I love it when a plan comes together.
Those of you who know me know that I like to push the envelope with my designs. If I can’t find an acoustic treatment that meets my needs, then I’ll design one. Unfortunately, I’m a lot better at designing things than I am at producing them (without my wife wrinkling up her nose). That’s why I feel very lucky when I’m part of a design and construction team having the exceptional talents to make a radical design work.
Curtis Incorporated’s newest recording studio and control room is just such a project.
For Curtis, I decided to take the RFZ theory to its extreme and shape the entire front half of the room to resemble a satellite dish. Calculating the dimensions and angles was a challenge but I really have to admire Steve Roach and his crew at CR&R Builders for their work in accurately creating the space. As demonstrated by our acoustics tests of the completed job, the reflections from the walls and ceilings of the control room are exactly where they should be in both time and space.
CENTRAL CONTROLThe control room features beautiful cherry wall storage cabinets that also serve as acoustic treatments. It has long been common practice to place bookshelves along the back wall of rooms used to listen to music or watch videos. The random pattern of books absorb some of the sound and diffuses the rest; making the room sound interesting. I took this old concept a bit further with the design of these wall cabinets. The reveal pattern of the cabinet doors and the spacing of the cabinet shelves were designed using a mathematical function called a “minimum length sequence.” The cabinet doors can be opened in varying degrees to adjust the reverberation, absorption, initial time delay and diffusion within the space. I take my hat off to Gene Mugler of Apex Cabinetry in Cincinnati for his craftsmanship in creating these cabinets. Acoustically they perform exactly as theory says they should. Visually they are stunning.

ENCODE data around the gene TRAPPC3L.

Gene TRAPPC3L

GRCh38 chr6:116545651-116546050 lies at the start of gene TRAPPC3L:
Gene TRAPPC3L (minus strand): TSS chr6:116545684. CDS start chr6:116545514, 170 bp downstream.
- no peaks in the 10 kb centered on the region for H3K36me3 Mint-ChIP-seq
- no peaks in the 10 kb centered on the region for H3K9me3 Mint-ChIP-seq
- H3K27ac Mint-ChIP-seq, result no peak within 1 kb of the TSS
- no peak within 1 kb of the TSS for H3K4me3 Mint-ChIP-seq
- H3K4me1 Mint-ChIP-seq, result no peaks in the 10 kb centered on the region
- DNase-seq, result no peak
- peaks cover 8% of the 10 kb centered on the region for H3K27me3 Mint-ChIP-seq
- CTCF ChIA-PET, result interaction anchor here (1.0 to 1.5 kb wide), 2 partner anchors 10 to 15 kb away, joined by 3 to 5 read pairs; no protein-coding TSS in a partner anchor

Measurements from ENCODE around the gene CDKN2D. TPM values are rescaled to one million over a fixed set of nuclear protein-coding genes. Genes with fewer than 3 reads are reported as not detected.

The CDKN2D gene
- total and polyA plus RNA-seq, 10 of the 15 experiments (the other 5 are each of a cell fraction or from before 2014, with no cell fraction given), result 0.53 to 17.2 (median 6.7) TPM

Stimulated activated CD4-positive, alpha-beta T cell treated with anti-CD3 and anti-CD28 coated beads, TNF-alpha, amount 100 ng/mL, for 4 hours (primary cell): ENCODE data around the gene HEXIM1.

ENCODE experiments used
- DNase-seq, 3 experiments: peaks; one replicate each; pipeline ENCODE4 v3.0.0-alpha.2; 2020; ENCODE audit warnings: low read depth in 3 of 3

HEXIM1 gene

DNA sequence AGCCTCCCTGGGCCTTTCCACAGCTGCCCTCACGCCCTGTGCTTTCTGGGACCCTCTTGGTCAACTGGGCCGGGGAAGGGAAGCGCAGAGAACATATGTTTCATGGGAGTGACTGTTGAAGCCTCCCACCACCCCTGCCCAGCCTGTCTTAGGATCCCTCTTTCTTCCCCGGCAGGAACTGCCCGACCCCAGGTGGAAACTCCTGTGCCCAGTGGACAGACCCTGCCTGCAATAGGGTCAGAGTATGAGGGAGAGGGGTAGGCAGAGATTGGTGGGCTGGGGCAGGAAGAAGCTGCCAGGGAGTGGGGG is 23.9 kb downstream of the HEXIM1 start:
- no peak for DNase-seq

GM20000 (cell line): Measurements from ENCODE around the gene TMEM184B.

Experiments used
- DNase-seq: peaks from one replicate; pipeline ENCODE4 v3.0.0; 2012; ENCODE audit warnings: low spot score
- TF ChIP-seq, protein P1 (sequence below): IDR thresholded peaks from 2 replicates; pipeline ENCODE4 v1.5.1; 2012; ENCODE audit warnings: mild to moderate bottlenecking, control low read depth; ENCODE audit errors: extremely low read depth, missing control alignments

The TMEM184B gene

The adjoining studio also features variable acoustics in its design: large hinged boxes attached to the walls (affectionately known as “wall coffins”) allow a wide range of adjustments to the reverberation and diffusion characteristics of the studio.
SOUNDS GREAT“I had a solo classical player in the studio recently,” Brennan says. “After closing about half of the doors, her instrument came to life and really utilized the natural reverb in the room.”
In addition to monitoring and mixing, Brennan finds the acoustics and low noise floor of the control room to be ideal for the recording of sound effects. When recording Foley, it is important to be able to record and manipulate sound in the control room. There often isn’t time to set up mics in the studio and call a second engineer to run the session. We keep a mic “live” on the mixing desk to capture that moment’s creative inspiration.
WATCH THE PROGRESS
Those of you who would like to listen and watch the variable acoustics of the studio in action can do so at www.vimeo.com/4748682 or www.youtube.com/watch?v=eLjyAJTSVnk.